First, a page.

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Employee Benefit Plans Excluded from Disclosure Framework

As the Financial Accounting Standards Board (“FASB”) moves forward with finalizing its disclosure framework, the board has decided to exclude employee benefit plans from the guidance. Agreed upon at its October 4 meeting, the FASB said confirmed that employee benefit plans will not be evaluated similarly as other entities when the board decides whether they are required to disclose certain information. The decision was based on the FASB’s belief that an employee benefit plan’s financial statements and its users are significantly different from organizations to allow for possibly different reporting considerations. While most FASB members agreed with this sentiment, Christine. Read More.

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FASB to Clarify Guidance for Collaborative Arrangements

The Financial Accounting Standards Board (“FASB”) will seek ways to make its guidance under Topic 808, Collaborative Arrangements, easier to follow. At its October 4 meeting, the FASB unanimously agreed to simplify the guidance to reflect the board’s initial goal of clarifying when partners in a collaborative arrangement must record revenue due to the venture’s cost reductions. The FASB also plans to examine the guidance for transactions that do not generate revenue for the partners, as well as consider guidance for what is the unit of accounting under Topic 808. FASB members and staffers said that the board will not. Read More.

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FASB Working to Fix Inconsistencies of U.S. GAAP

The Financial Accounting Standards Board (“FASB”) has released a proposed Accounting Standards Update to eliminate inconsistencies in parts of the U.S. Generally Accepted Accounting Principles (“U.S. GAAP”). Impacting various areas in the FASB Accounting Standards Codification, the proposed changes will apply to all reporting entities within the scope of the related accounting guidance.  Some of the amendments under Proposed Accounting Standards Update No. 2017-320 Codification Improvements, impact: Subtopic 718-740, Compensation—Stock Compensation—Income Taxes: The FASB proposes clarifying that an entity must disclose excess tax benefits (or tax deficiencies) in the reporting period when the tax deduction for compensation expense is taken on its. Read More.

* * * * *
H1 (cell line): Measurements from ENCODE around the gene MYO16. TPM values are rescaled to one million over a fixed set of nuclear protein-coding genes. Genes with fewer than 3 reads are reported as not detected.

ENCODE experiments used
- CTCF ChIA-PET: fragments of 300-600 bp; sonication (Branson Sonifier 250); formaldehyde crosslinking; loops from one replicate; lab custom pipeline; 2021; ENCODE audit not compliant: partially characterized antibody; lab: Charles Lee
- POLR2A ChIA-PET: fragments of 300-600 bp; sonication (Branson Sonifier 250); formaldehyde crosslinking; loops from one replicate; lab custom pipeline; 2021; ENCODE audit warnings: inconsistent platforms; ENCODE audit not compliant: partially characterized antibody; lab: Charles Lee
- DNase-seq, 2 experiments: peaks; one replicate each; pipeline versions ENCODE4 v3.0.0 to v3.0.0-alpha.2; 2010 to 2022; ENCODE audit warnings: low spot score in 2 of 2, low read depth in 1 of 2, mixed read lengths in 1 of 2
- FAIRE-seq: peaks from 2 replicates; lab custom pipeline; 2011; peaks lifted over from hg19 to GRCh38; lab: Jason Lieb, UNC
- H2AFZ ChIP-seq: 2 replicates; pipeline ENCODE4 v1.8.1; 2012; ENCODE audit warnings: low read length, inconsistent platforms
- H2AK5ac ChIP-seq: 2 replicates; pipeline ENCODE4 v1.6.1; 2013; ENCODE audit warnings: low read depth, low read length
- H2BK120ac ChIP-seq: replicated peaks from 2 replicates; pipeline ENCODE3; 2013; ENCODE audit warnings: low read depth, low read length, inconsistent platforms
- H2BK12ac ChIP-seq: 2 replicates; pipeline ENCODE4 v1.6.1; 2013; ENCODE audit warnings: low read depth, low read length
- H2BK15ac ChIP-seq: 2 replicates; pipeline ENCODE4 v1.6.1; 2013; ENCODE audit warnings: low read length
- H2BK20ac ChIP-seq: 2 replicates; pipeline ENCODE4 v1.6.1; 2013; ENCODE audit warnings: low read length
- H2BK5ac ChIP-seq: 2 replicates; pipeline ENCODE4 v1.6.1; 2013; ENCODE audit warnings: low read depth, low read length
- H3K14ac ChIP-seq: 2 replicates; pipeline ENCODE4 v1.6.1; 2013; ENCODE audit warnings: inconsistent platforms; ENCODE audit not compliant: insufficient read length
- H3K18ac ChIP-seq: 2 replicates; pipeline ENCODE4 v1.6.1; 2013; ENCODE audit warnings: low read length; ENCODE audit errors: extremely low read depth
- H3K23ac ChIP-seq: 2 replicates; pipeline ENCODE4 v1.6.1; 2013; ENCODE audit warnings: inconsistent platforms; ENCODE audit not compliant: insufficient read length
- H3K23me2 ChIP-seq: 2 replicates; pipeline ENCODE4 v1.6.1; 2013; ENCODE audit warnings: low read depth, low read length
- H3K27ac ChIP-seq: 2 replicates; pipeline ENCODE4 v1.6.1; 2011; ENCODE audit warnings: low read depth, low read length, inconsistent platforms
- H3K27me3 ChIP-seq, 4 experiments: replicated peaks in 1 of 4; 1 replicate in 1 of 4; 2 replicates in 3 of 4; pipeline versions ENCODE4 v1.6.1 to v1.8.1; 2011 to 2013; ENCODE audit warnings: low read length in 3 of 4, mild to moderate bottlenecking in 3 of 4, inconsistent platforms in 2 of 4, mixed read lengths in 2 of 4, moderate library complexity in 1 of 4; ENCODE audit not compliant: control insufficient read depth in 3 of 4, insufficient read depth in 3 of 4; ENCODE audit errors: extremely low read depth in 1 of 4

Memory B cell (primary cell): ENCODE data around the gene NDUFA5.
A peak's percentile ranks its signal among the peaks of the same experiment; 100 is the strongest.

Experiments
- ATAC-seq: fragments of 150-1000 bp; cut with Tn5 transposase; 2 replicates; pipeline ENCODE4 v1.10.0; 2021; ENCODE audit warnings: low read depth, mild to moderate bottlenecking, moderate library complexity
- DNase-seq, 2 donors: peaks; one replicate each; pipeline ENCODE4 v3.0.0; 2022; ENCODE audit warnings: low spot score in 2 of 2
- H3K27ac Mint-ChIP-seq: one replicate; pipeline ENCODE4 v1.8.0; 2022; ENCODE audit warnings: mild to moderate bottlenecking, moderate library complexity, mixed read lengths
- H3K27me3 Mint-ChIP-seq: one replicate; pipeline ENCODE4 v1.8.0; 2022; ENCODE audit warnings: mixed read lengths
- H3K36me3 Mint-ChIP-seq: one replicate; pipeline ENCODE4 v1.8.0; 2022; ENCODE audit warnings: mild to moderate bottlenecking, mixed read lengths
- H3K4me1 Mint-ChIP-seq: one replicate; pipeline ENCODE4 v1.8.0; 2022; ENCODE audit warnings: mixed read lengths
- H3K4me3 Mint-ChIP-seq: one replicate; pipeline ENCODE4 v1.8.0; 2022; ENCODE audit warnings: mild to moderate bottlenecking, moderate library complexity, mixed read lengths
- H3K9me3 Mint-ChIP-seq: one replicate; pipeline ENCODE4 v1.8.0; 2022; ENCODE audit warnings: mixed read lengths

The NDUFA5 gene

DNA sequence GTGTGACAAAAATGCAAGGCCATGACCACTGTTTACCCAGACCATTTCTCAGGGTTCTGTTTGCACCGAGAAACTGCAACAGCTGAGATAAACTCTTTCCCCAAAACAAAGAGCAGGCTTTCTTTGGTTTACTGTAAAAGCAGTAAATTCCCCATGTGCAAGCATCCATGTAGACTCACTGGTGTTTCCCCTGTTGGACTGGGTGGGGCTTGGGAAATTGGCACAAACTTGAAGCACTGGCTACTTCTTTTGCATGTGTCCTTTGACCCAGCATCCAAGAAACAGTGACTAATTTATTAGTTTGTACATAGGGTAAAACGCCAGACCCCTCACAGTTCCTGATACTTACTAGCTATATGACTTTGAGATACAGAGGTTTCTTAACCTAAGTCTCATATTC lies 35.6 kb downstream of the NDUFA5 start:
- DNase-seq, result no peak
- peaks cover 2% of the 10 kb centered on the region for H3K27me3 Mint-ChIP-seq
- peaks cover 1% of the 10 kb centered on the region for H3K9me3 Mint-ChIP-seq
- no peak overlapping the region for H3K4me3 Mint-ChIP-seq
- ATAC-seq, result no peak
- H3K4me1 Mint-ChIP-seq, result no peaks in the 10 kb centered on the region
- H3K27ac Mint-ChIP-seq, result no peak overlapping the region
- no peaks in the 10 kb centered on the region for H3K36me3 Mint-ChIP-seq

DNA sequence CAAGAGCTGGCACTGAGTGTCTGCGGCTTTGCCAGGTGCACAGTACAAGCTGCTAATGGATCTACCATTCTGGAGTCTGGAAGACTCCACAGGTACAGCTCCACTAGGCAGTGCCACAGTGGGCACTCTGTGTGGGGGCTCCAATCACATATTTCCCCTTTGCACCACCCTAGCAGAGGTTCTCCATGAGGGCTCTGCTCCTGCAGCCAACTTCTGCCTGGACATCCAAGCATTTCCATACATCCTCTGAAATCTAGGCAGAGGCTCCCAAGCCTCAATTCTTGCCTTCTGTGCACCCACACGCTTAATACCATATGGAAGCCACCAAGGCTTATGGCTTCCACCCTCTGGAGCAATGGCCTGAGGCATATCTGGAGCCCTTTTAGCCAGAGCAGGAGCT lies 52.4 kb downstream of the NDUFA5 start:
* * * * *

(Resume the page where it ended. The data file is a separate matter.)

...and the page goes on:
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REITs Want Clarity on Reporting Maintenance Fees from Tenants

Several office real estate investment trusts (“REITs”) are asking the Financial Accounting Standards Board (“FASB”) to reconsider its lease standard’s reporting requirement concerning maintenance fees that are calculated into a tenant’s rent. In a September 28 letter to the FASB, the REITs responded to the requirement under Accounting Standards Update No. 2016-02, Leases (Topic 842), which would make landlords account for service and maintenance fees separately from the real estate rental. REITs argued that separately accounting for such fees provides minimal benefit to investors and analysts. Kilroy Realty Corp Senior Vice President Merryl Werber highlighted the issue by saying there. Read More.

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Accounting Standards Codification Updated for Revenue Recognition and Leases Standards

The Financial Accounting Standards Board has issued Accounting Standards Update (“ASU”) No. 2017-13, Revenue Recognition (Topic 605), Revenue from Contracts with Customers (Topic 606), Leases (Topic 840), and Leases (Topic 842): Amendments to SEC Paragraphs Pursuant to the Staff Announcement at the July 20, 2017 EITF Meeting and Rescission of Prior SEC Staff Announcements and Observer Comments. This Update adds, amends, and replaces Securities and Exchange Commission (“SEC”) paragraphs of the Accounting Standards Codification (“ASC”) concerning the adoption and transition rules of ASU No. 2014-09, Revenue from Contracts with Customers and ASU No. 2016-02, Leases, for public companies. ASU No.. Read More.

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Revenue Standard Could Have Major Impact on Software Industry

With the Financial Accounting Standards Board’s (“FASB”) new revenue recognition rules becoming effective in three months, the Accounting Standards Update (“ASU”) could have a major effect on the bottom lines of companies in the software industry. Under ASU No. 2014-09, Revenue from Contracts with Customers (Topic 606), software companies will have to recognize more revenue when the sale occurs. However, companies in the software industry have long-term arrangements with customers, meaning revenue is usually recognized over the life of the contract. One software company already feeling the impact is Microsoft, which was an early adopter of the standard. Under the. Read More.

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